In 2005, Florida passed the “Stand Your Ground” law that George Zimmerman and his defense team used to justify the fatal shooting of Trayvon Martin, which ended yesterday with an acquittal. The available evidence suggests that these laws may lead to more deaths and that the results are racially biased, since white-on-black homicides are considered to be “justified” over 350% more often than white-on-white homicides in states with Stand Your Ground laws, as seen in this table from PBS:
In 1997, the third episode of South Park was unfortunately prescient in how the Zimmerman trial ended up. A clip of the relevant portion of the episode can be seen here. In the clip, Stan Marsh’s uncle Jimbo takes the boys hunting, explaining the technicality that allows him to shoot anything he wants:
“You see, boys, the Democrats have passed a lot of laws trying to stop us from hunting… they say we can’t shoot certain animals anymore, unless they’re posing an immediate threat. Therefore, before we shoot something, we have to say, ‘It’s coming right for us!'”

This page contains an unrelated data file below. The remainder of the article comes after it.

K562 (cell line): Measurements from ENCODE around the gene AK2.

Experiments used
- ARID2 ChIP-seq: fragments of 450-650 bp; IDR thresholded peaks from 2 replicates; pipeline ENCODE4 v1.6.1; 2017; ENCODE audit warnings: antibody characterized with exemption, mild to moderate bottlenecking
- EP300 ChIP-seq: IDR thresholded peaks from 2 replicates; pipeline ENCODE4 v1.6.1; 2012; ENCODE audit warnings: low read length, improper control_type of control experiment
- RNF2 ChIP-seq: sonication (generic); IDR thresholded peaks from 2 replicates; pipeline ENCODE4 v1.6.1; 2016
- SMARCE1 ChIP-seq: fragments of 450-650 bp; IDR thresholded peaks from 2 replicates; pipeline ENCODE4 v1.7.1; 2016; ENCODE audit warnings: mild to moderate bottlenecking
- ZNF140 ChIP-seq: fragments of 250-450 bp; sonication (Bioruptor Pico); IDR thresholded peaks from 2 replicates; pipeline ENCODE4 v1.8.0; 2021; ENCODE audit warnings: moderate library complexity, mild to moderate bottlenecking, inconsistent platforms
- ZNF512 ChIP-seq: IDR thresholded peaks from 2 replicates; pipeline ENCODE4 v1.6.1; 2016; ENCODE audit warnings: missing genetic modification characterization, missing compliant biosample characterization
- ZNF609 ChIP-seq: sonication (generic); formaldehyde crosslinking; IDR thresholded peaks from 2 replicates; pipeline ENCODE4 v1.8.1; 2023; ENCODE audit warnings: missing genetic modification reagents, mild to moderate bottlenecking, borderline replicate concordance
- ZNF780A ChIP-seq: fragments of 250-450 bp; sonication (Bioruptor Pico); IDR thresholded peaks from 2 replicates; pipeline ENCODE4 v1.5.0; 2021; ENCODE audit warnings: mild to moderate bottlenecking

This is, essentially, George Zimmerman’s entire defense. Despite the fact that he was told not to pursue Martin and despite the fact that he did so and then shot and killed the unarmed teenager, because there were no witnesses who could contradict Zimmerman’s argument that he felt that his life was in danger it was impossible for the jury to prove beyond a reasonable doubt that Zimmerman’s version of events did not occur. It appears that the evidence in this case was applied in compliance with the law, but the graph above (and the case of Marissa Alexander, who was not allowed to claim that she was “standing her ground” because she went back into a house where her attacker was in order to get her car keys and ended up being sentenced to 20 years in prison for firing warning shots that did no harm to anybody) shows that these laws are not applied equally across racial lines and need to be changed.